Chapter 13: All For One
The giant wolf-like creatures are bearing down on the humans. They call out for help, but even Boltar is weak on energy by this point. Kanawk shoves Exeter towards the wolves, which Exeter decides to run with as he hops on the back of one and digs his fingers into its mane. Tauron leaps on, too, and together they use the wolf to leap out of their pit. Tauron frees the other humans and gives them crystal, which they use to power up and interface with the first Robotix they each reach. Exeter grabs a crystal and swings down to Jerrok, who's still hanging over the lava pit. He powers up and interfaces with the Protecton, who's now able to save himself and fend off the rock creatures while Exeter rallies with the others.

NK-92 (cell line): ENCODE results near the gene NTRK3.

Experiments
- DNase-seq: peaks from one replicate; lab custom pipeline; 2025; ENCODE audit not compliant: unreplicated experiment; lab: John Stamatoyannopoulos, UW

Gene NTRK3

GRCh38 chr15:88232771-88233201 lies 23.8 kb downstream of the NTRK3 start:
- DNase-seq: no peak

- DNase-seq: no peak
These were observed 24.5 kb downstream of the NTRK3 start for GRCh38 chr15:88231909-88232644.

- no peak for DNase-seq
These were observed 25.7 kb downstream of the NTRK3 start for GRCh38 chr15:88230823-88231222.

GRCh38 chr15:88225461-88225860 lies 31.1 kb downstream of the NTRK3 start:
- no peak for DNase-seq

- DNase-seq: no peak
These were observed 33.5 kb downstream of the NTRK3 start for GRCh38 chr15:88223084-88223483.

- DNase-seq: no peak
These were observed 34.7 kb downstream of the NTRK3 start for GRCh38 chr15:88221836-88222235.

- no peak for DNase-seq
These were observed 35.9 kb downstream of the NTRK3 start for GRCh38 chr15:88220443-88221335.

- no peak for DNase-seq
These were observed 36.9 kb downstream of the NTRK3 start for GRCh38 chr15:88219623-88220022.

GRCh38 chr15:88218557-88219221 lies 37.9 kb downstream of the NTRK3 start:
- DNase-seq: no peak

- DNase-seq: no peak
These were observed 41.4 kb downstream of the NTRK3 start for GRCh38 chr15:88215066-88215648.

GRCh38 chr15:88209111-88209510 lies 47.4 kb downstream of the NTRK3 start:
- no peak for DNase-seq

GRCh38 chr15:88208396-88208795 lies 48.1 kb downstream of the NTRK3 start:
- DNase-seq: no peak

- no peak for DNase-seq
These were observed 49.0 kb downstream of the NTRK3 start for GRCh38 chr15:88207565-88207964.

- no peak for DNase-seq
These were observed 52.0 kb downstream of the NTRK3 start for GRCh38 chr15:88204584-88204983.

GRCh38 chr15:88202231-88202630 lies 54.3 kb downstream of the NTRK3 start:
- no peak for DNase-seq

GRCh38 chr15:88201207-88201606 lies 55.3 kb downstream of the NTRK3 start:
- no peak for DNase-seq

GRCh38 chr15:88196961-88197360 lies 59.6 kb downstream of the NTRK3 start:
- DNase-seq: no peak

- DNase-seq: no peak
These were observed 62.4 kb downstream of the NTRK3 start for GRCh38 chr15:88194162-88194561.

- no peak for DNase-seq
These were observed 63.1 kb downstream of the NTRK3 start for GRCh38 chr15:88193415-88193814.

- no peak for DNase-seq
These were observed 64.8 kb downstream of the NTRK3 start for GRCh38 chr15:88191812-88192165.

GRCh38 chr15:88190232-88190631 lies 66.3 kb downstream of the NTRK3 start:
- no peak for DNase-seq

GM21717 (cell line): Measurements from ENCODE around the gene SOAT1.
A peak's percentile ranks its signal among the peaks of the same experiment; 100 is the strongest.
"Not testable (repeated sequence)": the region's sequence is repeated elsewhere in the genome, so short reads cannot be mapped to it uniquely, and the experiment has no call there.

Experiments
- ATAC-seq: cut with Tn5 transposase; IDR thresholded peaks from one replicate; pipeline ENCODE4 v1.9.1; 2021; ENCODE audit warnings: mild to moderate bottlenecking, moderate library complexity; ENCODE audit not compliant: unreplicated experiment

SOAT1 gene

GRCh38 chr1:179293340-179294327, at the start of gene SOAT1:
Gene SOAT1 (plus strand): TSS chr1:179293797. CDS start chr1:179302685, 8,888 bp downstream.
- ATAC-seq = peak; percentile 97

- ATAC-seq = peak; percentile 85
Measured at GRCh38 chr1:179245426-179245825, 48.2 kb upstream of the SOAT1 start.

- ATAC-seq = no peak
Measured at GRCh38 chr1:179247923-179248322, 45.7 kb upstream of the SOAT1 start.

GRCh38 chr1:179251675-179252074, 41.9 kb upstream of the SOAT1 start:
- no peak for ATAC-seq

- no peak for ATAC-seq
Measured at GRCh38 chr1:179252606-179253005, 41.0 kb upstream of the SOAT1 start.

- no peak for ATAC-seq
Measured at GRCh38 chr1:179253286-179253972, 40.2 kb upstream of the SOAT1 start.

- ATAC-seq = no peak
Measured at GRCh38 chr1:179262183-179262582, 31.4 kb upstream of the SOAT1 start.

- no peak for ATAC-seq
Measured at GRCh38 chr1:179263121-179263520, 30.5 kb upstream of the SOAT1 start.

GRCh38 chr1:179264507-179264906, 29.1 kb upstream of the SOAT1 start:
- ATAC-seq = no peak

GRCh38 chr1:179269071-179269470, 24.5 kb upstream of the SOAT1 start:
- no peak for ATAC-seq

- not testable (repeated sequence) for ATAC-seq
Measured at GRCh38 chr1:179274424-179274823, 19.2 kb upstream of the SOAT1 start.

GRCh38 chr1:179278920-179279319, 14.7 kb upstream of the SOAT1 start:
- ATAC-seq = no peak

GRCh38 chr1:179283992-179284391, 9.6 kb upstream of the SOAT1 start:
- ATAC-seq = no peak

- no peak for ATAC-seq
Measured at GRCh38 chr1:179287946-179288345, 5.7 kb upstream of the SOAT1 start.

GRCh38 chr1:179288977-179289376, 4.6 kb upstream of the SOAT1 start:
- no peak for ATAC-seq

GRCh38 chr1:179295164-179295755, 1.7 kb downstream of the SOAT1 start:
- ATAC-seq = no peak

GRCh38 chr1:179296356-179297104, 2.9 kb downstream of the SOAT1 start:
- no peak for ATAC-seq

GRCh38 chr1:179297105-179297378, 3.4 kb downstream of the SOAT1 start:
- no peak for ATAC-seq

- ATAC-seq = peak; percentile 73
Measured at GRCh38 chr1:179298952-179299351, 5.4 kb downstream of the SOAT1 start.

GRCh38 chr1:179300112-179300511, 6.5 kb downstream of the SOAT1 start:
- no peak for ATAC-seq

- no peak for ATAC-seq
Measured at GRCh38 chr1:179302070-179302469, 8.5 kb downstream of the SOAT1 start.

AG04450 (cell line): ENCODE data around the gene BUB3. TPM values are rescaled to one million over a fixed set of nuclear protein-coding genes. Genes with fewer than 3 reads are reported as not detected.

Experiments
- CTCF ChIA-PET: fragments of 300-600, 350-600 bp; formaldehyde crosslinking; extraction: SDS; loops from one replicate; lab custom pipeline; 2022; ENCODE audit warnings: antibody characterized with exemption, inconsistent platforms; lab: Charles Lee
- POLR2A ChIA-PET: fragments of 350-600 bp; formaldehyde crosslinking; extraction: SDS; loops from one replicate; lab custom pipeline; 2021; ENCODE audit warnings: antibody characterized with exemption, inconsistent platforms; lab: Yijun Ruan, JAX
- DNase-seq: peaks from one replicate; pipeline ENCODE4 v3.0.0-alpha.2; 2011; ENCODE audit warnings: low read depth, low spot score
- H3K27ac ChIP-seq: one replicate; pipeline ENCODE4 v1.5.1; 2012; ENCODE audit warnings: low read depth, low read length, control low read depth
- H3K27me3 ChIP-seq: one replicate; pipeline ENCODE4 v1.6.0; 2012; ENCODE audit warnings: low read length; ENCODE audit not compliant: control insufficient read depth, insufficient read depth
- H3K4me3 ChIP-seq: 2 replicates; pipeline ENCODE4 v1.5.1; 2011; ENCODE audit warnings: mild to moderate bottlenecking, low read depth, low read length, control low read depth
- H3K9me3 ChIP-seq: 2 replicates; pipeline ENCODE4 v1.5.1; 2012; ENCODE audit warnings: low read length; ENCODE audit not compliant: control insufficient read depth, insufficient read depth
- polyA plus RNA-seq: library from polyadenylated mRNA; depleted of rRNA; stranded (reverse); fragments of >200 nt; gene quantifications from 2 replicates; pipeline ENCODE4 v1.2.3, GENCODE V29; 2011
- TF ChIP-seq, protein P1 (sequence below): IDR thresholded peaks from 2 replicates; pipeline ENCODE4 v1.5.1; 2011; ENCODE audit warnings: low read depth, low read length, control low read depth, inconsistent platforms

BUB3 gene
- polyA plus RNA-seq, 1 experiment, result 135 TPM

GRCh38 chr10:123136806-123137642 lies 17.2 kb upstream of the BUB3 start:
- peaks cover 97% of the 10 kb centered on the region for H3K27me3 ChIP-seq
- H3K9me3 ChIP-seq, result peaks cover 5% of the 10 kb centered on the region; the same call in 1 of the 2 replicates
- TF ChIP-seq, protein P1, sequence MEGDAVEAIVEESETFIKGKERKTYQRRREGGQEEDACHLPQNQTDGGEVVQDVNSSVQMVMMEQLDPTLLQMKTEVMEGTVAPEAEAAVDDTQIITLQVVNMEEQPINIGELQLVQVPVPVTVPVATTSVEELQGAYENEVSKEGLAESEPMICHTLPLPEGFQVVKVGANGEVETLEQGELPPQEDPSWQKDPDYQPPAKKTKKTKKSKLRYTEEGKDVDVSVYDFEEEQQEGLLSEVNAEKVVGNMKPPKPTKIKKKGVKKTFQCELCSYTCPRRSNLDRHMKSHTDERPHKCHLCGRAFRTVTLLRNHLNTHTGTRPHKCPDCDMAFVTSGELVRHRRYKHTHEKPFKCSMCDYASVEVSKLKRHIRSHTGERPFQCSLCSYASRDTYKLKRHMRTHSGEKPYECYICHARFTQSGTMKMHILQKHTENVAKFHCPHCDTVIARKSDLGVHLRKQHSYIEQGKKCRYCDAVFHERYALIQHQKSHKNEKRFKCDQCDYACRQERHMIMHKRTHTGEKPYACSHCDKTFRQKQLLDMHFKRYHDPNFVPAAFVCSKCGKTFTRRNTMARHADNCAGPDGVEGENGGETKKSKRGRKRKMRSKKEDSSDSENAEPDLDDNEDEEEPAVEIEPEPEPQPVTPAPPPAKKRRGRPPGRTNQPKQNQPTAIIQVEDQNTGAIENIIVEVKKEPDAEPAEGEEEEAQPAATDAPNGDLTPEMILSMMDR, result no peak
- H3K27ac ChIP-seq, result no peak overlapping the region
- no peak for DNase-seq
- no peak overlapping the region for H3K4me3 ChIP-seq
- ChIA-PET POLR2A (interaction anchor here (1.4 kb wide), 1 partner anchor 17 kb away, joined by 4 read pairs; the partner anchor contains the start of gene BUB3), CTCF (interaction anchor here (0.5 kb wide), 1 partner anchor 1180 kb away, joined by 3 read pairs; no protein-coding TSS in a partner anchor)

Good humans find themselves in Terrakors, bad humans in Protectons, as both sides start working together, breaking the Robotix free, fighting the rock creatures, and spotting the blocked exit, which they try to break through by using the interface to meld Goon, Bront, and Boltar into a massive battering ram. Tyrannix unfortunately goes on a shooting spree, triggering the volcano, which caves in the exit and starts crumbling the chamber around them. Alliances fall apart as the Terrakors purge any good humans and welcome back the bad, and they attack the Protectons before interfaces with their regular pilots can be made.
Nara and Argus form a bridge across a chasm, saving some rock creatures, who guide all the Protectons towards an escape tunnel. The Terrakors are stuck with nowhere to go, but gloat as they watch lava spill forth and fill the escape tunnel. The rock creatures and Protectons run like hell, finally reaching the surface as they witness the volcano rip into a full eruption.